Update: I find the rational choices discussion in the comments unsurprising given the diversity of responses I have had from friends. Key facts here: 1. I could afford it (grandma was not going to get put out on the ice flow to save the dog); 2. I was entirely responsible for the costs; 3. The hospital, unlike in the human world, gave me a very detailed cost estimate of what the procedure would cost in advance. When the costs went over, we challenged them and they agreed to a refund. 4. My daughter had a very difficult day yesterday. This morning I found her sleeping snuggled up with the dog in bed. Put a price on that.
I have found home routers to be hugely problematic. Typically, they do OK at basic wired network routing functions, but they often have awful reliability in their wireless connections. Go to any review site, and find their top-rated routers. Then go to Newegg or Amazon and read the reviews for even these best devices -- you will see a litany of unreliability, particularly with the wireless functionality.
Some of this can be chalked up to interference issues, but I possess moderately sophisticated tools for ferreting this out. A bigger problem for me is with routers that have to be reboot every 2-3 days to keep them working. My most recent router I purchased had some software issue where mobile devices like iphones could not access Google.com and a few large sites through the wireless, a problem I eventually decided was due to some issue with handling sites that have dual ipv4 and ipv6 functionality (which I could never fix). My Cisco E3000, otherwise a fairly solid modem, had an awful setup program whose first time settings for things like the guest network could never be altered.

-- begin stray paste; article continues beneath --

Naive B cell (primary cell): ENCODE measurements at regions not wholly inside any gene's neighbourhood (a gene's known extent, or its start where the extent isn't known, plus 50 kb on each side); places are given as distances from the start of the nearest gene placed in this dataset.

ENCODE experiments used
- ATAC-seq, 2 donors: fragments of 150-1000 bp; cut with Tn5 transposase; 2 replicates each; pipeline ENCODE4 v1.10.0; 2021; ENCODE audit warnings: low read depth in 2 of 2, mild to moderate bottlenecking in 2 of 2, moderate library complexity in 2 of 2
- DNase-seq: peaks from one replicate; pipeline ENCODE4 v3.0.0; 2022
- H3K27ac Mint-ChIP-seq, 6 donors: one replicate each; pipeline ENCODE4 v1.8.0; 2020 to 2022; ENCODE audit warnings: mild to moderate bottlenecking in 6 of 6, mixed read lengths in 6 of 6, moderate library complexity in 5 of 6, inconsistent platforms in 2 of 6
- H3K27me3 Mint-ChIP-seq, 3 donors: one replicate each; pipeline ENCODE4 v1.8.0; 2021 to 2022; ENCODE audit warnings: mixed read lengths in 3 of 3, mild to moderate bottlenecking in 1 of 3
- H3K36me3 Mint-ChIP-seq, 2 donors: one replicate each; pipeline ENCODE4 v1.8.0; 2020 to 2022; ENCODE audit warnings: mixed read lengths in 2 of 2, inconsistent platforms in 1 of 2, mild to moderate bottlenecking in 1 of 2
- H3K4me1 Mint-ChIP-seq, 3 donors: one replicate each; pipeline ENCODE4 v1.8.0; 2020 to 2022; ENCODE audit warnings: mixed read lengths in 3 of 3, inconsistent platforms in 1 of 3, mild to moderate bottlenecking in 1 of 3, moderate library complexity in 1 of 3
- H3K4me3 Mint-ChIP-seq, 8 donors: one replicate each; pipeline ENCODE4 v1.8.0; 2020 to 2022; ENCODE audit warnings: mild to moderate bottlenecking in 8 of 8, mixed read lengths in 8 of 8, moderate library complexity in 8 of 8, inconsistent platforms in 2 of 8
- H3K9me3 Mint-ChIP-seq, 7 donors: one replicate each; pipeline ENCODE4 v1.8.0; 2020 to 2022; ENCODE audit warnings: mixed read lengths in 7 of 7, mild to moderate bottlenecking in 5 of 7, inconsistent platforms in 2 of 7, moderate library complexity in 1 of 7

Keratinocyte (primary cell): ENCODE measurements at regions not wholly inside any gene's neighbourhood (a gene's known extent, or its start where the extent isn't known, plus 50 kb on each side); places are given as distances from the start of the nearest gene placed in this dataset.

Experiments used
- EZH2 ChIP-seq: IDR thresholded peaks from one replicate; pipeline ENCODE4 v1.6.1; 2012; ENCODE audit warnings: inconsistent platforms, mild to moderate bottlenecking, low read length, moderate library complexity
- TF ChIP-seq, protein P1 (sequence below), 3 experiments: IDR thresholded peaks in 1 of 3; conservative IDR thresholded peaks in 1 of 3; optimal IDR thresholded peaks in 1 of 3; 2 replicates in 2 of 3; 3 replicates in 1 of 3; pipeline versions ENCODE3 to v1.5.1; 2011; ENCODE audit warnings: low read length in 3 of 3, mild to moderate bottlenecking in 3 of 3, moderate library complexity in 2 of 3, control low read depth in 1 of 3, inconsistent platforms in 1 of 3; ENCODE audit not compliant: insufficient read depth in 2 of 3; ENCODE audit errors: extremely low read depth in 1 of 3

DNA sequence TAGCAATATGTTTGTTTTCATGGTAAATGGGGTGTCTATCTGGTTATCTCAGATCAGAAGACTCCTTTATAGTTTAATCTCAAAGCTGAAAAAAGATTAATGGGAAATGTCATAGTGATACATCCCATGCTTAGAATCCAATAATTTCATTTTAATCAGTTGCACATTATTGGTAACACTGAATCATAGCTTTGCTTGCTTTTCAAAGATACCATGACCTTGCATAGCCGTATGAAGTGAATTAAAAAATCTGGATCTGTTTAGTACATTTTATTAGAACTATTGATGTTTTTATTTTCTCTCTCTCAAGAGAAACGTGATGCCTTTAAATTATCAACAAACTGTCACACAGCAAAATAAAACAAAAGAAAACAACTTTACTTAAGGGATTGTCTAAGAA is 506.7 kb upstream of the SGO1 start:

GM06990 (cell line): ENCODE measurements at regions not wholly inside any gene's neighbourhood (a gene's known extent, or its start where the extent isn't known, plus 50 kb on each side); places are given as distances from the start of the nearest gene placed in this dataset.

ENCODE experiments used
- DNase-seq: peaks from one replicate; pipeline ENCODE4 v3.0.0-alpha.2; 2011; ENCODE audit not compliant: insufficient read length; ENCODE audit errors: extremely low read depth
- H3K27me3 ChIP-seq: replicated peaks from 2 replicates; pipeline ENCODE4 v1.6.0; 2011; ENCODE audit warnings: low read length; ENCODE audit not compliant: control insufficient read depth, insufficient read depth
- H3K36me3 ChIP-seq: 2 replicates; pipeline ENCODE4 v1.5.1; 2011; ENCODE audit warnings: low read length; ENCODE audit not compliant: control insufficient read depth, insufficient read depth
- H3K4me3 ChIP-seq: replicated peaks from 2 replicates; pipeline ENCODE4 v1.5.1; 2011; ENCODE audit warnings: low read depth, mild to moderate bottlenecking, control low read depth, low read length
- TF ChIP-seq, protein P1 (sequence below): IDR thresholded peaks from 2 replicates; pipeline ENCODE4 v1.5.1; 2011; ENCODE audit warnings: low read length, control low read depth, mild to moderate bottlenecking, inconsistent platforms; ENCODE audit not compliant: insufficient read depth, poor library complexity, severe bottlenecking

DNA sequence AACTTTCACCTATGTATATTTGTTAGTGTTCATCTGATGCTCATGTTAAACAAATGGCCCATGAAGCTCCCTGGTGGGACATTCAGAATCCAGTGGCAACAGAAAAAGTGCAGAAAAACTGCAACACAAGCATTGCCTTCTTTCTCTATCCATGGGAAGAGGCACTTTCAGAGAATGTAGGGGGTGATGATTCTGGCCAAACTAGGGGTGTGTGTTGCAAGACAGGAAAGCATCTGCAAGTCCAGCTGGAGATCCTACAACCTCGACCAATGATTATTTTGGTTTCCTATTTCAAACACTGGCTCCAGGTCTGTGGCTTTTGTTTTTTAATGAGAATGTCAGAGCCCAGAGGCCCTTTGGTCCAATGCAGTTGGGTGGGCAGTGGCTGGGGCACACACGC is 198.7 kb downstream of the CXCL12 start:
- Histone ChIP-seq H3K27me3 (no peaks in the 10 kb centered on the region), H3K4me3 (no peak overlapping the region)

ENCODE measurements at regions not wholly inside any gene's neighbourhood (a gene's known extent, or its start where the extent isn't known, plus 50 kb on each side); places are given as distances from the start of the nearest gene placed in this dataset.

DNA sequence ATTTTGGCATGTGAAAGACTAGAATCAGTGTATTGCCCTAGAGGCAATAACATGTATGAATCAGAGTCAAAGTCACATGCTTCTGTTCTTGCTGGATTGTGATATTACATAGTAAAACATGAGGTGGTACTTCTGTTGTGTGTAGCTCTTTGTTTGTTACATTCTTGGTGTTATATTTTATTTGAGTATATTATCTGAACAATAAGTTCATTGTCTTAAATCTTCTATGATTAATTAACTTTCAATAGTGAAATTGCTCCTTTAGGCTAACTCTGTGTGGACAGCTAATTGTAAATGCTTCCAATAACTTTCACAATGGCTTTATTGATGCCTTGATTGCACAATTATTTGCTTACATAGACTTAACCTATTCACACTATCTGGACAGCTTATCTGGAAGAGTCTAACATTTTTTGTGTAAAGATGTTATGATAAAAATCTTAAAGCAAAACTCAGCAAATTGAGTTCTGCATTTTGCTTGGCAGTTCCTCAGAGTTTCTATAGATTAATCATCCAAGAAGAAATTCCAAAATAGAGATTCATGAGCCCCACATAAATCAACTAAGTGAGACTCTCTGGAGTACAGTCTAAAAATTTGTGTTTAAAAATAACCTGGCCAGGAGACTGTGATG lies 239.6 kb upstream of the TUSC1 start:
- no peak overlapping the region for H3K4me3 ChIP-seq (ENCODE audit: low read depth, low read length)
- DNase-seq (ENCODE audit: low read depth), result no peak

So I finally in desperation burned dd-wrt onto my pile of unsatisfactory routers. DD-WRT is a third-party, free, presumably open-source firmware that works with many commercial routers. So far, all of my old routers now work great, and the prior problems I saw are all gone. DD-WRT lacks the friendly automated setup routines of commercial firmware, and a few things are harder than I would wish them to be (it would be nice to have one-click reservation of an IP address to a device, rather than having to retype its MAC address). But the defaults tend to work fine and it is a huge relief to come home from work and not have to immediatley help diagnose some family network issue. I have been able to re-purpose one of the old routers into a bridge so I can get wireless in my backyard now.
If you have reliability problems with your router or home wireless, this might be something to try. For certain routers, like my Cisco E3000, the process of flashing to DD-WRT is a bit complex. There are lots of web sites and ebay retailers who will sell you modems with dd-wrt already installed, and I think that Buffalo is actually selling a dd-wrt version of one of their routers.
I wrote the other day about shifting to unique passwords for every single web site I visit (there were 300 I had to change!) to limit the damage from a data breach such as that at Adobe. The irony was that to make this work, I adopted a password vault program to remember all these 300 strings of random characters. Which means that I am putting a LOT of trust into one site, instead of a moderate amount of trust into multiple sites.